Sausenthaler S, Kompauer I, Borte M, Herbarth O, Schaaf B, Von Berg A, Zutavern A, Heinrich J - 32247 N - Pediatr Allergy Immunol 2006 ; 17(2) : 85-93.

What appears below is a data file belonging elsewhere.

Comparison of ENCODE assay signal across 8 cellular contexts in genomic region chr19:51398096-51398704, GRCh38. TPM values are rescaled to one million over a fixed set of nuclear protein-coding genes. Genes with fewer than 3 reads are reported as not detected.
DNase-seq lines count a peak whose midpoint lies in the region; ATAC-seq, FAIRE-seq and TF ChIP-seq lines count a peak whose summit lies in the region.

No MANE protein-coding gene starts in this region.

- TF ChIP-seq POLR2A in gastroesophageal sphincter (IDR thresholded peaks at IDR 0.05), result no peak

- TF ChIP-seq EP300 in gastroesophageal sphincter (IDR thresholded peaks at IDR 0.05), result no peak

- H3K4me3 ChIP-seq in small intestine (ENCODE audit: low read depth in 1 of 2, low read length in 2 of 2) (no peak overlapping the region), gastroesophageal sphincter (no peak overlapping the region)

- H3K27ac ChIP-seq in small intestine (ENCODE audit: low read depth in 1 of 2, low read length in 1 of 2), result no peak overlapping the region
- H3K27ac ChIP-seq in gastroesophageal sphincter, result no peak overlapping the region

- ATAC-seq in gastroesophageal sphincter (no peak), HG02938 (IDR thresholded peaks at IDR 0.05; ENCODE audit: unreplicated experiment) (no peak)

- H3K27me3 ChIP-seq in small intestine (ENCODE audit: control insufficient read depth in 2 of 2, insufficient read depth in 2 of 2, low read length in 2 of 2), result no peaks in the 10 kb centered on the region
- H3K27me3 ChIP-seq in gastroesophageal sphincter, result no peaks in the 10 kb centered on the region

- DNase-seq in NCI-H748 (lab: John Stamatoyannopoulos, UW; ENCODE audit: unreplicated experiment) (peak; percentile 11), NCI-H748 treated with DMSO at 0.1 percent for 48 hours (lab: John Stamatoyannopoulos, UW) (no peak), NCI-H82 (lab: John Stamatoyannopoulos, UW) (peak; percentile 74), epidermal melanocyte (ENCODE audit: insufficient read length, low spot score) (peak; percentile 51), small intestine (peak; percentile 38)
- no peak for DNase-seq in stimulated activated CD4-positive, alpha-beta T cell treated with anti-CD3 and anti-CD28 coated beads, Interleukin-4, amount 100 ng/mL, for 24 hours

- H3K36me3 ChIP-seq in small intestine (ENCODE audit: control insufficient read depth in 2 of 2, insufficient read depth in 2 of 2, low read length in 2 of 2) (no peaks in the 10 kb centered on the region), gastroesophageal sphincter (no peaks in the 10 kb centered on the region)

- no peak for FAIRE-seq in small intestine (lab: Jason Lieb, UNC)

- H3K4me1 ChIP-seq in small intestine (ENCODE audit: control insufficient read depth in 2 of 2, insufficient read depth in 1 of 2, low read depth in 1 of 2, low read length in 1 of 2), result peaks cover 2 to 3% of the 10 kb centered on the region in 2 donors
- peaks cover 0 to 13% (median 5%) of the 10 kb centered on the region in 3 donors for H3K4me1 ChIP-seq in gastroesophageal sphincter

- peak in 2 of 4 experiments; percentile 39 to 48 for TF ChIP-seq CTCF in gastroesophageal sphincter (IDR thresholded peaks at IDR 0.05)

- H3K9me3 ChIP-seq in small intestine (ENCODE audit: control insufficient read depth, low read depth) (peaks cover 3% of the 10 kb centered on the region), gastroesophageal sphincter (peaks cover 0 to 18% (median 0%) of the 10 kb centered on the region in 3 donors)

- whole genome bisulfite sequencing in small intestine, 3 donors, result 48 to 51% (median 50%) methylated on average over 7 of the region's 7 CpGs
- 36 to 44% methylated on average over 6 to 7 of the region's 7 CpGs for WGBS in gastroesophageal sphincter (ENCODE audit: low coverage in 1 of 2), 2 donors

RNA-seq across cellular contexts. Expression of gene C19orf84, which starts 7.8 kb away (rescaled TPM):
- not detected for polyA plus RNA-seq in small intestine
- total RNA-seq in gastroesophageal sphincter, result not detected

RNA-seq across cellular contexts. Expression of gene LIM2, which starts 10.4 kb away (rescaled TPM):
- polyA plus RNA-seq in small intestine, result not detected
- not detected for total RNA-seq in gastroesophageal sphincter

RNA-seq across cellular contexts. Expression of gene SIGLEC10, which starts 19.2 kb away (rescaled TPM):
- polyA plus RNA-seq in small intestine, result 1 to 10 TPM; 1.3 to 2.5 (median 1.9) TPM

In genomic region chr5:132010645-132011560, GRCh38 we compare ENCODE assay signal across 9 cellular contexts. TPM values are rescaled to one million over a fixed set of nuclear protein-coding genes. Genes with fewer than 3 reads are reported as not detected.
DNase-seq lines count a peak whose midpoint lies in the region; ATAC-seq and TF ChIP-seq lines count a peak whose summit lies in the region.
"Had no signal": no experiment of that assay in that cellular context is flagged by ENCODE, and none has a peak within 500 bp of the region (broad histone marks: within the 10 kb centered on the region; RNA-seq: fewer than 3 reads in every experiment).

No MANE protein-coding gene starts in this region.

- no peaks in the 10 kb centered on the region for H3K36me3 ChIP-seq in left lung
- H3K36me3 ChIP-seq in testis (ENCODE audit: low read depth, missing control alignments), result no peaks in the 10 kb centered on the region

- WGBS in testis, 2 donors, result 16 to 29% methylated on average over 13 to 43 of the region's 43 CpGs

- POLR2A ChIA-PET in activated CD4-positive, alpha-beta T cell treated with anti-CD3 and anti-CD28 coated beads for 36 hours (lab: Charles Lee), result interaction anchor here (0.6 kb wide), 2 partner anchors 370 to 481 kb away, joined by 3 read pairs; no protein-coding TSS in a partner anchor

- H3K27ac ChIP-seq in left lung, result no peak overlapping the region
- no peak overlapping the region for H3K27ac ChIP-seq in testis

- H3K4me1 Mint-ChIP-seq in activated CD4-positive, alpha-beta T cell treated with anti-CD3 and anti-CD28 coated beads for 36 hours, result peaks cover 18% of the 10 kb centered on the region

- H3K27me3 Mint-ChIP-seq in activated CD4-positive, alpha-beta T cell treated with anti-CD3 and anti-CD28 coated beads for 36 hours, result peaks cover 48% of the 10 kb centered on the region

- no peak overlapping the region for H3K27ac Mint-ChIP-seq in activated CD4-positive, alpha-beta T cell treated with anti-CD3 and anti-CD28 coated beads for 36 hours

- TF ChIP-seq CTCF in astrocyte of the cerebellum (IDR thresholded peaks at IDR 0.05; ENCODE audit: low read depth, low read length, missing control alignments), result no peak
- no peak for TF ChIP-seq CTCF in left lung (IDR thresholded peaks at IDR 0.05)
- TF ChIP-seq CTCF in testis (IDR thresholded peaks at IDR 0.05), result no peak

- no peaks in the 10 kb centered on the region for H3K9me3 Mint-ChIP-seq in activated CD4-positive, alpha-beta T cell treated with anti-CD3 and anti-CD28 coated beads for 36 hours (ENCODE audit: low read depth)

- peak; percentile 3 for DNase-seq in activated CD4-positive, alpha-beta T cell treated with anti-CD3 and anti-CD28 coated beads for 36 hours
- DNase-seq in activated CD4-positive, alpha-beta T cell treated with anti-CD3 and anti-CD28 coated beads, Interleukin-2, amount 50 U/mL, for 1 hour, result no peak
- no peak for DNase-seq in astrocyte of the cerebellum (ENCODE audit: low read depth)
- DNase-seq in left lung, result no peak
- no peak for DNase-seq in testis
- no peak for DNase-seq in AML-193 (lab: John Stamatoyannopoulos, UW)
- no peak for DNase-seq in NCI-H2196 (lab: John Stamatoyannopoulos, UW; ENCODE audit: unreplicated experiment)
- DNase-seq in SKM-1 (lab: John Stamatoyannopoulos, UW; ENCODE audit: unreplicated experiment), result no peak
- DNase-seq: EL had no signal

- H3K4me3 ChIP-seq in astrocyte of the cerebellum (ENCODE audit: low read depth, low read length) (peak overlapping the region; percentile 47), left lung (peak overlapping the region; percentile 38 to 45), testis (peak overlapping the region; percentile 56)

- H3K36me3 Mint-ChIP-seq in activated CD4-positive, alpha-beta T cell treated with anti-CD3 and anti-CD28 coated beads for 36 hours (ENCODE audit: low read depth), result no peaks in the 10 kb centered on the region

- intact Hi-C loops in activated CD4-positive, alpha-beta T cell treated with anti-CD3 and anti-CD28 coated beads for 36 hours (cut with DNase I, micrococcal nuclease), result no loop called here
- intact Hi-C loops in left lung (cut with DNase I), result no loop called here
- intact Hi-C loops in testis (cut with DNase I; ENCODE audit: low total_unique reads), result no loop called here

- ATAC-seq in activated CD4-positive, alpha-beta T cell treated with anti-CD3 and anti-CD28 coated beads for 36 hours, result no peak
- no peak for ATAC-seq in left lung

It has been hypothesized that margarine intake is associated with allergic diseases. However, the epidemiological evidence in children is limited. The aim of the present study was to assess the relationship between dietary intake of margarine and butter with eczema and allergic sensitization in 2-yr-old children. Data of 2582 children at the age of 2 yr with complete information on exposure to diet and allergic outcome were analyzed in a German prospective birth cohort study (LISA). Margarine and butter intake were estimated from a semiquantitative food frequency questionnaire about general fat use at home combined with questions on the child’s spread intake. Multiple logistic regression analysis was applied comparing predominant margarine and predominant butter intake with consumption of both butter and margarine. Predominant margarine intake was positively associated with lifetime prevalence of symptomatic eczema (aOR: 1.71; 95% CI: 1.12-2.61) and doctor-diagnosed eczema (aOR: 2.10; 95% CI: 1.36-3.25) and allergic sensitization against inhalant allergens (aOR: 2.10; 95% CI: 1.01-4.41) at the age of 2 yr. No statistically significant associations were found for butter intake. Stratification for parental history of atopic diseases indicated that children at high risk of atopic diseases have higher effect estimates for margarine intake compared to children without parental history of atopic diseases. Stratification for sex also showed higher effect estimates in boys. Children with predominant margarine consumption had an increased risk for eczema and allergic sensitization, while butter intake was no predictor for allergic diseases. However, we could not determine whether margarine is a causal risk factor or whether other lifestyle factors have influenced this association.